Malik El Djebena is a 19-year-old repeat offender who is thrown into a French prison to do six years for assaulting a policeman. As a non-religious Arab, Malik is shunned by both the Muslims and the Corsicans who both have a strong presence in the prison, locked in a long-running power struggle. Malik is illiterate, young, fragile and covered with bruises and scars from previous altercations. A Prophet’s shadowed and noisy opening thrusts Malik out of the darkness and into the harsh light of the prison in a way that suggests he is ‘born’ into the prison like a vulnerable child. Despite his chances of survival looking grim Malik soon takes his first steps in his transformation as a master criminal when the dominant Corsican prison gang force him to kill for them.
Directed and co-written by Jacques Audiard (The Beat That My Heart Skipped) A Prophet is essentially a gangster film with a number of distinguishing differences. For a start, Malik’s criminal ascent occurs while he is in prison but thanks to the corrupt networks within the prison, which also allow him the occasional day pass, he is able to operate successful activities in the outside world. Also, apart from his initial act of forced violence, Malik’s success is predominantly due to his studious self-education and cunning rather than displays of power and might.
A Prophet’s social realism style separates it from the more traditionally glamorous or sensationalist gangster films so that its portrayal of somebody marginalised by French society becoming indoctrinated into criminality functions as a genuine social critique of both the prison system and prejudices within France. However, A Prophet also contains several effective non-realistic touches that border on surrealism, which clearly identifies it as a work of fiction as opposed to the cold reality of organised crime that is represented in the equally excellent Italian film Gomorrah.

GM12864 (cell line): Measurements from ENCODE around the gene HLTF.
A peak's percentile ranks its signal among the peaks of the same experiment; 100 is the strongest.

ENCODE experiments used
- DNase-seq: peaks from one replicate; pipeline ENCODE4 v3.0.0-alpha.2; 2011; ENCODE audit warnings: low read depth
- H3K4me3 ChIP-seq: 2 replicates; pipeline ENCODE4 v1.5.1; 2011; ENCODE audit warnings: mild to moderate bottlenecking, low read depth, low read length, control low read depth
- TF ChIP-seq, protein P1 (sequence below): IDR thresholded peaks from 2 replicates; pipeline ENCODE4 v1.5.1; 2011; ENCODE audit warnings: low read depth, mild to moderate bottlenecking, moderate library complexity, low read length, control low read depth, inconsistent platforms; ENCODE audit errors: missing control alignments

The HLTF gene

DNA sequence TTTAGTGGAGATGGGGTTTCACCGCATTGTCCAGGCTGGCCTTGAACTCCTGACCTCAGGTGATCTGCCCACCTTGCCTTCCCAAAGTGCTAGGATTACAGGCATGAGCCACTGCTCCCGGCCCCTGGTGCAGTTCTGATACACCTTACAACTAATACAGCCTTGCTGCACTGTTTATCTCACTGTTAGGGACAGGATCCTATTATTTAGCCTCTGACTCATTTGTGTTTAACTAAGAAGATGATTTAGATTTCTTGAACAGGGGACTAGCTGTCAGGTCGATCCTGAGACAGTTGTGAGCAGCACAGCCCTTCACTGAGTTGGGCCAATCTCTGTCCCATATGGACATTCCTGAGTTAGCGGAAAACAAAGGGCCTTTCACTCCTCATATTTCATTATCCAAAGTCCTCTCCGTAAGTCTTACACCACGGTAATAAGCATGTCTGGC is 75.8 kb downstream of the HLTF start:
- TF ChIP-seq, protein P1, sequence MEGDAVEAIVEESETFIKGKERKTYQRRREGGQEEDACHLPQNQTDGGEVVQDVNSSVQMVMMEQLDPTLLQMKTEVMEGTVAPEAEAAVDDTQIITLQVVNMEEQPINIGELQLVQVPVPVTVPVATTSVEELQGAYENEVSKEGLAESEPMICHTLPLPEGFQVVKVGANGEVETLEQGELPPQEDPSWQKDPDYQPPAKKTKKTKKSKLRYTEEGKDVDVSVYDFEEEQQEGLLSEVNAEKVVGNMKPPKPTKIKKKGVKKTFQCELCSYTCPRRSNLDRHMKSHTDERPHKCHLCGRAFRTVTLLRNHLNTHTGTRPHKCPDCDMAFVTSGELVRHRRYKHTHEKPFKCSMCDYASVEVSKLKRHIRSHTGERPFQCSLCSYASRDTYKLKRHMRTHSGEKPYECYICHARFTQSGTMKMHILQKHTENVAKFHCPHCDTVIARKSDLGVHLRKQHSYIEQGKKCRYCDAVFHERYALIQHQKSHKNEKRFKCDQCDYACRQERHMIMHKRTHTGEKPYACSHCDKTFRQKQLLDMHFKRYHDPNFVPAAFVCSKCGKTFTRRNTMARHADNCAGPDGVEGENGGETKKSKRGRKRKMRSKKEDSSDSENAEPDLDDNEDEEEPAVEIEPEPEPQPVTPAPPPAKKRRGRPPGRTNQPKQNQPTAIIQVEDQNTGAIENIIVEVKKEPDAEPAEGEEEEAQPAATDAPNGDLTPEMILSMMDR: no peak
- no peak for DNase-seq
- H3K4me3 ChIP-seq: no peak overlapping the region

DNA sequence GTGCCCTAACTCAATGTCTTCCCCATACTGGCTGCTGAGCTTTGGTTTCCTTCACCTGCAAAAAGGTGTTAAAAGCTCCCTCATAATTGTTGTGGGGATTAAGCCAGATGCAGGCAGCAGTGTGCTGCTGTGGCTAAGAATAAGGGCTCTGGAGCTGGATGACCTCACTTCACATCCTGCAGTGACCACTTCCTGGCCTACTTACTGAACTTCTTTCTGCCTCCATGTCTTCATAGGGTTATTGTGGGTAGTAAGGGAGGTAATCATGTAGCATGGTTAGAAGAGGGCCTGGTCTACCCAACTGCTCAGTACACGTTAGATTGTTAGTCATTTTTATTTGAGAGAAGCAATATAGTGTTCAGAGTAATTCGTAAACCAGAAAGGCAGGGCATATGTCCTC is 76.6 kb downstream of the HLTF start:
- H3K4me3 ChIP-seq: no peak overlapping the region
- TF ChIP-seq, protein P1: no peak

A Prophet is an extremely gripping and exciting film. The scenes leading up to moments of violence are incredibly tense and even through we know what is about to happen, the violence in this film is genuinely shocking. The almost-unknown actor Tahar Rahim portrays Malik as a likeable yet unsettling anti-hero and his transformation from a virtual child to a gangster is convincing and frightening.
Aw gee, Thomas, you’re giving it away [CINEMA AUTOPSY EDIT]. I think part of the joy of this amazing film is not knowing where it’s going, and discovering how it gets there.
Fair enough Paul. Maybe I’m so familiar with the genre that I didn’t even consider that to be something that could be regarded as a spoiler. I found it clear from the beginning where it was going but enjoyed it for how it got there.
Anyway, I’ve edited my review (and your comment!) so that nothing is given away.
I don’t believe Malik is part Corsican (he speaks Arabic but has to learn Corsican privately to deceive the Corsicans into continually speaking freely in front of him).
Malik is a young French Arab that isn’t singularly a part of the Arab community in the prison because he doesn’t identify with being a devout Muslim as many of the other Arab inmates do. He also does not look particularly Arab making it easy for him to blend in with either group that is convenient.
Karen, you are absolutely right and I’ve changed my review accordingly. I don’t know why I initially read it that way when it is so clearly incorrect. Thanks for pointing that error out and explaining it so concisely.
Wow, getting a key fact wrong and dropping a major spoiler – I really was in very poor form when I wrote this review!
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